Higher Inflation Could Mean Smaller Tax Bills for Some
The latest data from the U.S. Bureau of Labor Statistics doubles down on what has become 2022’s loudest refrain: Sometimes the race to beat inflation is just a slow crawl.
And while persistently high inflation is hardly cheerful news, a set of annual adjustments that are tied to an inflation index could provide relief in one unexpected area — taxes.
Keeping bracket creep at bay
Typically in early November, the IRS releases a swath of adjustments to various tax provisions, including tax brackets, standard deductions and certain tax credits for the forthcoming tax year.
These adjustments are tied to the Chained Consumer Price Index for All Urban Consumers, or C-CPI-U, and the IRS’ goal is to prevent bracket creep. In other words, these annual tweaks allow the IRS to ensure that inflation doesn’t eat away at the original basis for a tax credit or threshold.
Take, for example, a married couple filing jointly with a taxable income of $80,000. In 2022, this would put the taxpayers in the 12% tax bracket. If that couple together were to receive a $10,000 pay bump as a cost-of-living adjustment in 2023 and no changes were made to the brackets, that raise would push a portion of their earnings into the next bracket, to be taxed at a higher rate of 22%.
By adjusting the income thresholds each year to account for inflation, the IRS is acknowledging that the economic landscape is changing and that you should not be penalized if your salary’s purchasing power essentially remains the same, says Mark Luscombe, a certified public accountant and principal federal tax analyst for Wolters Kluwer Tax and Accounting in Riverwoods, Illinois.
What’s expected to be different in 2023
This year’s historic rate of inflation has affected about everything — including projections of the adjustments that will come from the IRS this fall. Several tax analysts are anticipating a roughly 7% increase across numerous tax provisions, compared with a 3% increase last year.
Sizable tax bracket adjustments
Perhaps the most significant callout from the projections is a considerable adjustment to income thresholds across all filing statuses for 2023. According to Wolters Kluwer projections, those who are married filing jointly, for example, might see the ceiling for the 12% tax bracket rise from $83,550 in 2022 to $89,450 in 2023. This could help keep some folks out of a higher tax bracket (and potentially a higher bill).
Also likely is a larger-than-usual bump to the standard deduction, a flat amount taxpayers can use to reduce their taxable income. Wolters Kluwer projects couples who are married filing jointly might be able to take up to $27,700 in 2023, up from $25,900 in 2022.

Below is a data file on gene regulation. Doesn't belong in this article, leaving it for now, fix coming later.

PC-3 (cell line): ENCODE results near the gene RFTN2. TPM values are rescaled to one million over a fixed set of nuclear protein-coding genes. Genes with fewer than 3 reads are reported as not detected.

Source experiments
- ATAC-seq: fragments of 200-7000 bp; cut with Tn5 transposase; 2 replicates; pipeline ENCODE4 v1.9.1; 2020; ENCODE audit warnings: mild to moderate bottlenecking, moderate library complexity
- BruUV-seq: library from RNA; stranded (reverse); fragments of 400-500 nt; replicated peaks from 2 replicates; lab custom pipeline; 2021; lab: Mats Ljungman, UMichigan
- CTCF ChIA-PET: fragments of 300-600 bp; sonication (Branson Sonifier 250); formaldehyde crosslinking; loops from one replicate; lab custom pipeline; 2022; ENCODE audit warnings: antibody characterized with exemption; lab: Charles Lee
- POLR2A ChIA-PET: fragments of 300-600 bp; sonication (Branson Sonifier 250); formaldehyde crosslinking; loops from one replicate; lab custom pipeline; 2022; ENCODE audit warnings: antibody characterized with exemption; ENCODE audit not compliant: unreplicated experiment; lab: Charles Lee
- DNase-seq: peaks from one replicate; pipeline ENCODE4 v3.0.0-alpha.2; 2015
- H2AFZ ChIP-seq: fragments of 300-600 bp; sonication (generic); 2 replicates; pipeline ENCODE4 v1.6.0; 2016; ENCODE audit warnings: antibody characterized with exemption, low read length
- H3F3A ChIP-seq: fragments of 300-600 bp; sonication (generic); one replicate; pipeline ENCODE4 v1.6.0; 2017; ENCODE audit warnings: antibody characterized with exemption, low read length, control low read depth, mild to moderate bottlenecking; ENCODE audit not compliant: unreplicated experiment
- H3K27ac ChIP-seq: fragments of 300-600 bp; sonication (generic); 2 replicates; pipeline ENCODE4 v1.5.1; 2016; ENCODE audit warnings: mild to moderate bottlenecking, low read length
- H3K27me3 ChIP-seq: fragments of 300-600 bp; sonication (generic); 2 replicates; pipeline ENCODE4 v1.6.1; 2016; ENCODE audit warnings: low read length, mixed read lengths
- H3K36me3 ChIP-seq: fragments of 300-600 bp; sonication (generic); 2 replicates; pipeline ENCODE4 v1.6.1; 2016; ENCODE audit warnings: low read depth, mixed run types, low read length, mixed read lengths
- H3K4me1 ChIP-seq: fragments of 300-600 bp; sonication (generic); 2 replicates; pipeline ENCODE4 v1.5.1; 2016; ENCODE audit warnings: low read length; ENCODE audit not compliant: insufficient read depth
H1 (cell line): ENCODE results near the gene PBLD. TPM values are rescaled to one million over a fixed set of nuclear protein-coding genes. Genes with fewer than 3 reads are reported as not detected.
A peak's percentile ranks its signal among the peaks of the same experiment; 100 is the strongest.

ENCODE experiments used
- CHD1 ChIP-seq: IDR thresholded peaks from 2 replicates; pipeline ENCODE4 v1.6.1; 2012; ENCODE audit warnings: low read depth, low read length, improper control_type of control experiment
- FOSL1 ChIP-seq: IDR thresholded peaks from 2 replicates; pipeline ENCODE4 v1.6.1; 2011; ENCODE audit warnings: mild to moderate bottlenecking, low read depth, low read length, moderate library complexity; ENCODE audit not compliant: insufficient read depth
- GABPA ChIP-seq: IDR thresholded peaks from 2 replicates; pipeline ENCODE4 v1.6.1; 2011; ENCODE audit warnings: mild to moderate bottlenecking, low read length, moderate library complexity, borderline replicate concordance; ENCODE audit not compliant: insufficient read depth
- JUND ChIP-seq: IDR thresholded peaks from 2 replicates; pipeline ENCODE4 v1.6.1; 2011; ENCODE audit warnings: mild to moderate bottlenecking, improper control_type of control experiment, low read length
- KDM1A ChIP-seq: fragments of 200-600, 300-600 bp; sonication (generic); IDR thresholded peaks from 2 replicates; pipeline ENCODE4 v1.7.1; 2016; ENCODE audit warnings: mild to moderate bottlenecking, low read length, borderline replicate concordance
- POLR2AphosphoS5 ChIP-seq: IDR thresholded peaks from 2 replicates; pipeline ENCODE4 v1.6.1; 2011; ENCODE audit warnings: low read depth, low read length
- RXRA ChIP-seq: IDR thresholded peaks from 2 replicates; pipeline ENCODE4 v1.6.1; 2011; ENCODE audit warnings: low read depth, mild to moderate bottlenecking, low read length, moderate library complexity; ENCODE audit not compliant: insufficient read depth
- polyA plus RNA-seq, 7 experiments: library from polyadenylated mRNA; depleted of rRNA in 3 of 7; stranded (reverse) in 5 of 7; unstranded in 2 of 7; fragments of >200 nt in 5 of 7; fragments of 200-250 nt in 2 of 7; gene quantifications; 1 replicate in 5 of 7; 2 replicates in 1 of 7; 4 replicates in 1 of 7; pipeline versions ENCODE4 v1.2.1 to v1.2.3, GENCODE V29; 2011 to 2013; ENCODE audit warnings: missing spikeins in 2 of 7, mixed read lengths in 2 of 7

Expanded tax credits
Another bonus we may see is adjustments to certain tax credits, which could mean additional savings for some taxpayers. A Bloomberg Tax analysis projects that the refundable portion of the popular child tax credit could rise from $1,500 to $1,600, and the earned income tax credit, a benefit meant to aid lower-income taxpayers, could jump from a maximum of $6,935 to $7,430 for families with three or more kids.
Higher savings contribution limits
Taxpayers may also get a chance to increase their contributions to certain tax-advantaged accounts, which in some cases can also lower their taxable income.
Per Bloomberg Tax, you may be able to contribute up to $6,500 in 2023 to an IRA (up $500 from 2022). Those 50 or older also generally get a catch-up contribution that lets them funnel in an extra $1,000. As for contribution limits for employer-sponsored retirement accounts, like 401(k)s, Luscombe says we should expect similarly significant increases. The IRS is expected to release the official numbers in the coming weeks.
Those with health savings accounts, or HSAs — which allow you to contribute a certain amount of your salary pretax for medical expenses — may be able to contribute up to $3,850 for themselves or up to $7,750 for a family in 2023.
Though these adjustments will likely allow taxpayers to take a more generous standard deduction or funnel more money into accounts that could lower taxable income, there’s no guarantee tax bills will be smaller — numerous factors affect your overall tax liability.
It’s also important to note that some tax provisions are not annually adjusted for inflation, Luscombe says. This includes certain tax breaks like the state and local tax deduction, which is capped at $10,000 until 2025, and the capital loss deduction, a provision that allows investors with net losses to lower their taxable income by a max of $3,000 per year.
The bottom line: Changes to the code are meant to act as damage control; folks whose wages may not have kept up with inflation could potentially see a benefit, and those who received a cost-of-living raise may avoid getting bumped up into a higher tax bracket. And a lucky few of us, perhaps, may end up with a lower tax bill.
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